The X-Men trilogy was plagued with the ever so common trilogy disease where it starts off good and ends tragically (Spiderman I’m looking at you). I’ve done a good job at blocking X-Men: The Last Stand and X-Men Origins: Wolverine from my memory and I’d like to keep it that way. Thankfully, X-Men: First Class was actually good!
Back when the rumors about First Class started coming out my expectations were pretty low. Now I’m not an X-Men expert at all, but I knew enough to know that this “origin story” was a bit off… really off. First Class? As in the first team of X-Men? Where’s Angel, Cyclops, Iceman and Marvel Girl? Professor X has hair and can walk… wait what?! It was as if the writers took all the pages of X-Men comics added a few of their own, threw them all in a blender and out came the First Class plot.
Then came the cheap Photoshop 101 poster, which didn’t help with my already low expectations. However, the trailers were FC saving grace. They gave me some hope; perhaps it isn’t going to be so bad after all. But I still held my reservations; we all know trailers can be very deceiving.
On to what you came here for, a non-spoiler review.
“In 1962, at the height of the Cold War, two men from different backgrounds pool their resources to bring attention to the plight of those with genetic mutations, some that give them extraordinary powers, others that make them look different. Professor Charles Xavier (James McAvoy) is an academic in genetic mutations, while Erik Lehnsherr (Mike Fassbender) is a Holocaust survivor bent on getting revenge against those responsible for his parents’ death in the concentration camps. In particular, he’s after Klaus Schmidt (Kevin Bacon) who years later has turned up as a wealthy power broker known as Sebastian Shaw, who has become involved with playing both sides of the conflict between the United States and the Soviets.” [via Superhero Hype]
First Class does a wonderful job at balancing several storylines going on at once, which is no easy task (just watch Heroes season 2).
The best storyline hands down goes to the gradual tearing of Charles Xavier played by James McAvoy and Erik Lensherr played by Michael Fassbender friendship. Both McAvoy and Fassbender are superb at depicting the growing rift between these two powerhouse mutants.
McAvoy gives us the calm, cool and collected soon-to-be Professor X we know and love. But he also shows us a naïve kumbaya’ish “can’t we all just get along” Charles who even uses his ability to benefit his pick up lines in some funny scenes.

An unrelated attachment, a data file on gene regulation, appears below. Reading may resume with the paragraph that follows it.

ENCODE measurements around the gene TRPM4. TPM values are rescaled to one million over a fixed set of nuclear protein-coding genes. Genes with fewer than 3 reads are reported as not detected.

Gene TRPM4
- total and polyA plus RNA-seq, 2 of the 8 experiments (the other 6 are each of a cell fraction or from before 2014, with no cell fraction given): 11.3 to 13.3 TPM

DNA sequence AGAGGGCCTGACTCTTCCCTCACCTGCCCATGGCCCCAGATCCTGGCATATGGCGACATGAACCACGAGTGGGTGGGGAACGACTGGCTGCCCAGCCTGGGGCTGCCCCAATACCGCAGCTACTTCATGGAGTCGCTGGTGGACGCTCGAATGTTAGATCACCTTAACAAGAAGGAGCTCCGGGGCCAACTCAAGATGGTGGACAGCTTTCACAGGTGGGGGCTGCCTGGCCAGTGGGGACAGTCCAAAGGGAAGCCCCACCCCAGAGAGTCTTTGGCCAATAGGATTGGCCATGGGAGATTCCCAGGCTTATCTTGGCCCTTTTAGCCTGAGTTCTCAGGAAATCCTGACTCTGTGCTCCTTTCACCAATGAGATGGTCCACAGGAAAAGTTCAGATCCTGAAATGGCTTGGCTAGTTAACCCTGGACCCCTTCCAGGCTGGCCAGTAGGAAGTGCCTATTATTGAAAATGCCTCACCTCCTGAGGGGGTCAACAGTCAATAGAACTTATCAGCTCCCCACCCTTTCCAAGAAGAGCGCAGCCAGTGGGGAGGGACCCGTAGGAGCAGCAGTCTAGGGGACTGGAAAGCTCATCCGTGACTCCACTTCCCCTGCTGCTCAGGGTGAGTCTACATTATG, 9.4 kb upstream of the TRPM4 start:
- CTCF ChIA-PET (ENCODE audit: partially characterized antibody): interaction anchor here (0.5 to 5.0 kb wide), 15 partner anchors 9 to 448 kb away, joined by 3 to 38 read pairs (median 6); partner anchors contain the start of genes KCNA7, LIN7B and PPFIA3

Then there’s the scene-stealing Fassbender who expertly embodies Erik Lensherr’s deep anger, vulnerability and vengeful qualities that shape him into the Magneto we know. In First Class, Erik is like an angry mutant James Bond, and I mean that in a good way!
Jennifer Lawrence as Raven Darkholme/Mystique is great at depicting Raven/Mystique’s subtleties and depths in ways never explored in the previous films.
Vaughn directs several impressive fight scenes which are bound to make you giggle at how utterly cool they are, especially the Tarantinoesque bar fight with Lensherr/Magneto. There are also two well placed cameos that connect First Class with its predecessors that are sure you make you clap, laugh or at least smile really really wide.
The casting seemed to be either a hit or a miss. Everyone in the theater snickered whenever Kevin Bacon who plays the baddie Sebastian Shaw came on-screen for a reason; he dangerously flirted with camp and charm.
The beautiful January Jones (Mad Men) gave us… well absolutely nothing at all. She just stands there hoping that you are too busy staring at her scantily clad body and don’t notice her robotic and vapid portrayal of Emma Frost and her cringe-worthy scenes.
The American and Russian government and soldiers in the film were caricatures to the point where it was laughable.
Some storylines are better and stronger than others. For example, the budding romance between two blue mutants is heavy on the cheesy factor and could have been handled much better and more subtle.
X-Men: First Class did good job at telling an origin story of X-Men even though it wasn’t necessarily the real origin story. I can see (and hope for) more X-Men movies taking place between First Class and X-Men (2000). There are a countless number of mutants to include and since they aren’t exactly telling the (or any) story in order, or even one happened, I wouldn’t mind it as long as it’s done like First Class.
The sins of X-Men: The Last Stand and X-Men Origins: Wolverine aren’t forgiven, but they can be forgotten thanks Matthew Vaughn. FC gives us what we need in a superhero movie, it’s smart (enough), has a decent story, provides comic relief, some stellar acting (for the most part) and good special effects.
Comic book fans, if you can look past how erratically parts of the series have been put together, you’ll enjoy this. It may not be the best X-Men movie, but it’s a good one. For those who only know these mutants from the movies, it gives you enough material to broaden your understanding of these extraordinary youngsters. Here’s hoping for a Second Class.
Oh and save yourself a few minutes, there’s nothing after the credits.